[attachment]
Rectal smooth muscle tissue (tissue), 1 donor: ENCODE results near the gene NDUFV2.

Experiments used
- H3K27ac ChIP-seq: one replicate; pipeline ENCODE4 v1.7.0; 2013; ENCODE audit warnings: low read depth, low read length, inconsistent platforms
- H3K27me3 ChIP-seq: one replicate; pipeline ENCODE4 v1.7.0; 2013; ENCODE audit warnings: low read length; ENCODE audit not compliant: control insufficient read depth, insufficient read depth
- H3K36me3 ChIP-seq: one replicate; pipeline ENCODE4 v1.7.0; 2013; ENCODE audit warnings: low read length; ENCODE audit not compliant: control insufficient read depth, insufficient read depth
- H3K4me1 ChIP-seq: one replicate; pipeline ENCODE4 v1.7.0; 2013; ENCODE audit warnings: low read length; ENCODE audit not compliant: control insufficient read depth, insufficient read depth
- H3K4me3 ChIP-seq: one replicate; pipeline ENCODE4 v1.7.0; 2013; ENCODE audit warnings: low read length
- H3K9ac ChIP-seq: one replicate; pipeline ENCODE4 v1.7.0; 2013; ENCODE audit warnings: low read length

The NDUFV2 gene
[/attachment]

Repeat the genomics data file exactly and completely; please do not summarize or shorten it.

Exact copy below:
Rectal smooth muscle tissue (tissue), 1 donor: ENCODE results near the gene NDUFV2.

Experiments used
- H3K27ac ChIP-seq: one replicate; pipeline ENCODE4 v1.7.0; 2013; ENCODE audit warnings: low read depth, low read length, inconsistent platforms
- H3K27me3 ChIP-seq: one replicate; pipeline ENCODE4 v1.7.0; 2013; ENCODE audit warnings: low read length; ENCODE audit not compliant: control insufficient read depth, insufficient read depth
- H3K36me3 ChIP-seq: one replicate; pipeline ENCODE4 v1.7.0; 2013; ENCODE audit warnings: low read length; ENCODE audit not compliant: control insufficient read depth, insufficient read depth
- H3K4me1 ChIP-seq: one replicate; pipeline ENCODE4 v1.7.0; 2013; ENCODE audit warnings: low read length; ENCODE audit not compliant: control insufficient read depth, insufficient read depth
- H3K4me3 ChIP-seq: one replicate; pipeline ENCODE4 v1.7.0; 2013; ENCODE audit warnings: low read length
- H3K9ac ChIP-seq: one replicate; pipeline ENCODE4 v1.7.0; 2013; ENCODE audit warnings: low read length

The NDUFV2 gene